TSUMEB - In an eleventh-hour intervention, Prime Minister Saara Kuugongelwa-Amadhila has instructed the urban and rural development ministry as well as that of works to swiftly engage the owner of
the Endombo compound in Tsumeb, who was set to evict about 20 households yesterday. The instruction, which was passed down yesterday through Tsumeb constituency councillor Gottlieb Ndjendjela, saw the eviction process being averted
after property owner Christo Groenewald agreed to what he termed a last negotiation, following countless deliberations which
had failed to deliver a solution.
Among the options on the table, the government seems to have reconsidered acquiring the property through expropriation, New Era is informed.
Previously, this option was shelved due to financial constraints.
The eviction could have seen more than 100 people being thrown out in the cold, while over 3 000 who live in the same compound could face a similar fate at a later stage.
Last year, Groenewald told New Era that he was open to negotiations. He then indicated that the property was valued at over N$17 million, excluding outstanding rental fees by defaulting tenants since 2017.
The outstanding rental fees for nearly four years are now estimated to have accumulated into millions of dollars.
“I have given government a week, and if nothing fruitful is reached this week, I will proceed with the eviction next Monday, 24 May. For now, I will not divulge much as the rest will be brought to government’s attention once we meet,” said Groenewald as he confirmed the proposed deal.
Contacted for comment, Ndjendjela said the issue has become high on government’s agenda, which seeks to resolve the matter. He stated that one of the possibilities is to discuss the likelihood of buying the property. He, however, rubbished the notion of government settling outstanding rental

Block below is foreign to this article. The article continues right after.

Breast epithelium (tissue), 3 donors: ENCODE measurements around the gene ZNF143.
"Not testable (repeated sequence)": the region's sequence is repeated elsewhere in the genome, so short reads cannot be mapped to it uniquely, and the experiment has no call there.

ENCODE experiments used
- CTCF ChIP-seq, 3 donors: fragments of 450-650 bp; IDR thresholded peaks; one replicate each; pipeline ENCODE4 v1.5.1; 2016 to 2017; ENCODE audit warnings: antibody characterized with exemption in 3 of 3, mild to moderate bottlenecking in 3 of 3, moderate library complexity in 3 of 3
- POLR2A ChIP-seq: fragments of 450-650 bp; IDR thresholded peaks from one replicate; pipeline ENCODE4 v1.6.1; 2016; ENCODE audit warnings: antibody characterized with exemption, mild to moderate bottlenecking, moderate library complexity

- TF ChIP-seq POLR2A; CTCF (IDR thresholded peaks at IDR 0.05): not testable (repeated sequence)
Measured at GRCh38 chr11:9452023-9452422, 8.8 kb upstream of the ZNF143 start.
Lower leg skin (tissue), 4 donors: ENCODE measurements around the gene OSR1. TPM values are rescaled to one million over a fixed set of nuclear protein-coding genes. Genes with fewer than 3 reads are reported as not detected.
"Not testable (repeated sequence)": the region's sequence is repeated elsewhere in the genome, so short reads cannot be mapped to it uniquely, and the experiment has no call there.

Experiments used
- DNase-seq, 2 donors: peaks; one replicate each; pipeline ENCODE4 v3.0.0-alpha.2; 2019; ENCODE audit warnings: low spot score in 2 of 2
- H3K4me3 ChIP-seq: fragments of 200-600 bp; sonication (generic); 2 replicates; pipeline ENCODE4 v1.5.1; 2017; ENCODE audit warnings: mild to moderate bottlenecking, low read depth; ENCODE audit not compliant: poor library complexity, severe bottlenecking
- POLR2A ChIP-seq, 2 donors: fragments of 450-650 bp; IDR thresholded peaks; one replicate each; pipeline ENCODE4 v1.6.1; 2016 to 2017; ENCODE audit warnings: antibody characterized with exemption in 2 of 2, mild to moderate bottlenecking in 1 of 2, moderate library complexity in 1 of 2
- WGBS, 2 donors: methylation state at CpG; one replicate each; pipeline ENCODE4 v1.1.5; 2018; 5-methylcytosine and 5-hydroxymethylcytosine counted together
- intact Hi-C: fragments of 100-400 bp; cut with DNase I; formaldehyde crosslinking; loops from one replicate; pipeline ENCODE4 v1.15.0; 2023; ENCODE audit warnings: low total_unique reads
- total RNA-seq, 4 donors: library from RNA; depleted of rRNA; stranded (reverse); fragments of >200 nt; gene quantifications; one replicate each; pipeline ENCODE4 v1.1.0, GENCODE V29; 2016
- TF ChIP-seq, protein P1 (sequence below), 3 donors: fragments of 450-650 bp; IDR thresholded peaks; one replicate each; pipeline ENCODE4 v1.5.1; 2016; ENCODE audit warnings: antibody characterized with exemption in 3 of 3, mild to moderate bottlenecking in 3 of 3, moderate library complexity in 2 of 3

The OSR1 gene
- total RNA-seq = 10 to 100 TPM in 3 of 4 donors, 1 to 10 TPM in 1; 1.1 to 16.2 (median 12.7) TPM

fees for defaulting tenants.
“Paying the tenants’ outstanding fees will not be practical as it will mean government should do it for everyone. So, we look forward to the deliberations, and will see what other offers will be on the table,” he added. Ndjendjela’s views were backed by Oshikoto governor Penda Ya Ndakolo, who said the government is looking into the matter by weighing up the options that could be beneficial to all parties.
Groenewald was the property manager for mining company Tsumeb Corporation Limited (TCL) before Weatherly Mining took over. He obtained the property in 2002. It was a squatter camp for mining employees.
‘We want land’
Meanwhile, hordes of tenants who locked the gate and gathered outside the Endombo compound as from 06h00 yesterday while waiting for the authorities, are now urging the government to rather focus on the servicing of land where they can build their own structures.
“If government can now manage and afford to purchase this overpriced property, why can’t they just use the same funds to service land so that we construct our own houses? Even if we are dead, such property will still remain with our family and children, as compared to now. We do not have any entitlement on the squatters’ rooms,” said the Endombo committee’s vice chairperson, Immanuel Shilonda.
In addition, sooner or later Endombo would still turn into a circus as many people will congest the place and fight for space. Hence, the hope is to get plots, he said.
Shilonda added that “we are refusing to leave because we have nowhere else to go, unless we are provided with alternative land. On the part of the payments, we refused because we can’t be paying for a place that is substandard and in a deplorable condition. In 2017, we asked Groenewald to improve the place if he wanted to increase the rental price as well as the double deposit. That is why we revolted when he refused.”
Meanwhile, the Tsumeb municipality offered to accommodate those to be
evicted at the sports field while they are finalising the servicing of land at Omotuli, where about 43 plots are being serviced.
In March last year, Popular Democratic Movement (PDM) leader McHenry Venaani tabled a motion in parliament for the Endombo compound to be expropriated at fair compensation. He proposed that the land be expropriated to establish decent housing for the residents. Phone calls and text messages to urban and rural development minister Erastus Uutoni were not answered by the time of going to print.